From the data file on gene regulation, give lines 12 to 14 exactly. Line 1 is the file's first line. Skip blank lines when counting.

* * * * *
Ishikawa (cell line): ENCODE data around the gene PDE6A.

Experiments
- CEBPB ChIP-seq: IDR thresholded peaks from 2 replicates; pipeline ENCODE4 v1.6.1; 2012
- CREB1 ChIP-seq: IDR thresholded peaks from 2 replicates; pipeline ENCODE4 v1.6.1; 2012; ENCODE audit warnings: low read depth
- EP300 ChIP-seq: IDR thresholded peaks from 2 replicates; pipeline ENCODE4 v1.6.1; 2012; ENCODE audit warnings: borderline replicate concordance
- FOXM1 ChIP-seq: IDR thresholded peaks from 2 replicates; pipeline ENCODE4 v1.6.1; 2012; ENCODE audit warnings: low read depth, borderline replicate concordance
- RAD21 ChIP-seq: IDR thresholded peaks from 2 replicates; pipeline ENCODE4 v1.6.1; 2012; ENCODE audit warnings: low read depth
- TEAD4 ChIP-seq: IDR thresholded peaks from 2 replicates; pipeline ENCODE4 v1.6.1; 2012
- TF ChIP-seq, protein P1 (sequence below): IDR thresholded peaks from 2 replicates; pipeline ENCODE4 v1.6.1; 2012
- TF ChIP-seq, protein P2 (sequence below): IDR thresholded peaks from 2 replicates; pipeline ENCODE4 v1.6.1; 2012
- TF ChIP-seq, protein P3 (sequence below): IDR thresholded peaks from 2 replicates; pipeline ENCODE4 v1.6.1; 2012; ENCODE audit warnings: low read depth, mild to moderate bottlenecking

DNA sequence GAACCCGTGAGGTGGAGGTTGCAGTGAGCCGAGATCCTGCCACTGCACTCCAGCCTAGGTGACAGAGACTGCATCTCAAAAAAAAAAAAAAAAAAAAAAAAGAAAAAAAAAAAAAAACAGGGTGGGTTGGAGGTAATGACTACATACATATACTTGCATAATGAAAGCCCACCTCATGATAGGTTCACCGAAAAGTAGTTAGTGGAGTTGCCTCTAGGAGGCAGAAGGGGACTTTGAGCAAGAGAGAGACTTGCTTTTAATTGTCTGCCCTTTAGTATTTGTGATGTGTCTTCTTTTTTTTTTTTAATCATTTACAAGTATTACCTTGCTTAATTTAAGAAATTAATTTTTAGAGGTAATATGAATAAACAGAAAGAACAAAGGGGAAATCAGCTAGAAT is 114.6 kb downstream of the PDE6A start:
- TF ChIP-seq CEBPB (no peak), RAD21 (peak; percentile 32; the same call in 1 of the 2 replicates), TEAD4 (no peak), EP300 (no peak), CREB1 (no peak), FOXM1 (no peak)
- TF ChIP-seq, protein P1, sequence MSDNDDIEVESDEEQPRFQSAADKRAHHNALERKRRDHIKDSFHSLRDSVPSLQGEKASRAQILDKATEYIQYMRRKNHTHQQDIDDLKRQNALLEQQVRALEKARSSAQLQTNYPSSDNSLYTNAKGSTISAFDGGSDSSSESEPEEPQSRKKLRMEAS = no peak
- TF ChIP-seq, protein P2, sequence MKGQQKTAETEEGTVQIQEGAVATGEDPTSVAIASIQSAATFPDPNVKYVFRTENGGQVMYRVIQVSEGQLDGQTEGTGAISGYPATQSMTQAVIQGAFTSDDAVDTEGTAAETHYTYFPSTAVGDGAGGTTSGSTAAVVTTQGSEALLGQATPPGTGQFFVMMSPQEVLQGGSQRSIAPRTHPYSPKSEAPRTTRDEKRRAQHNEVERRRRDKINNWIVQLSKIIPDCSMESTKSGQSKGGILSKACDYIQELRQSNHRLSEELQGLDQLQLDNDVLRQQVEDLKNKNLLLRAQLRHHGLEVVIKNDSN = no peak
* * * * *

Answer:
DNA sequence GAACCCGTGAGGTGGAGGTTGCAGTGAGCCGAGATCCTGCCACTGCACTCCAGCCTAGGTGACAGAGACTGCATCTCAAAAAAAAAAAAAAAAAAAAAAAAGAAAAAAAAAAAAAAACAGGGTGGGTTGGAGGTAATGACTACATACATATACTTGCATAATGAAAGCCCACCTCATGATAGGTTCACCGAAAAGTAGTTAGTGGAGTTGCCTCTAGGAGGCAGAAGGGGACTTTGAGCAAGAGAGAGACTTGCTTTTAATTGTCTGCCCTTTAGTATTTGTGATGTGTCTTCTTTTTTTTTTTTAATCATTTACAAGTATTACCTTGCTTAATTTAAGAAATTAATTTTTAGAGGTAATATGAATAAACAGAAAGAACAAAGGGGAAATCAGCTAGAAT is 114.6 kb downstream of the PDE6A start:
- TF ChIP-seq CEBPB (no peak), RAD21 (peak; percentile 32; the same call in 1 of the 2 replicates), TEAD4 (no peak), EP300 (no peak), CREB1 (no peak), FOXM1 (no peak)
- TF ChIP-seq, protein P1, sequence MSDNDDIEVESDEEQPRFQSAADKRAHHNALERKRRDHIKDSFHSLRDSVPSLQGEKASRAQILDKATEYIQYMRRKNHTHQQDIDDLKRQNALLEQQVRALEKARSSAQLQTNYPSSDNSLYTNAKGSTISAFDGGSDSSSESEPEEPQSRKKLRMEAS = no peak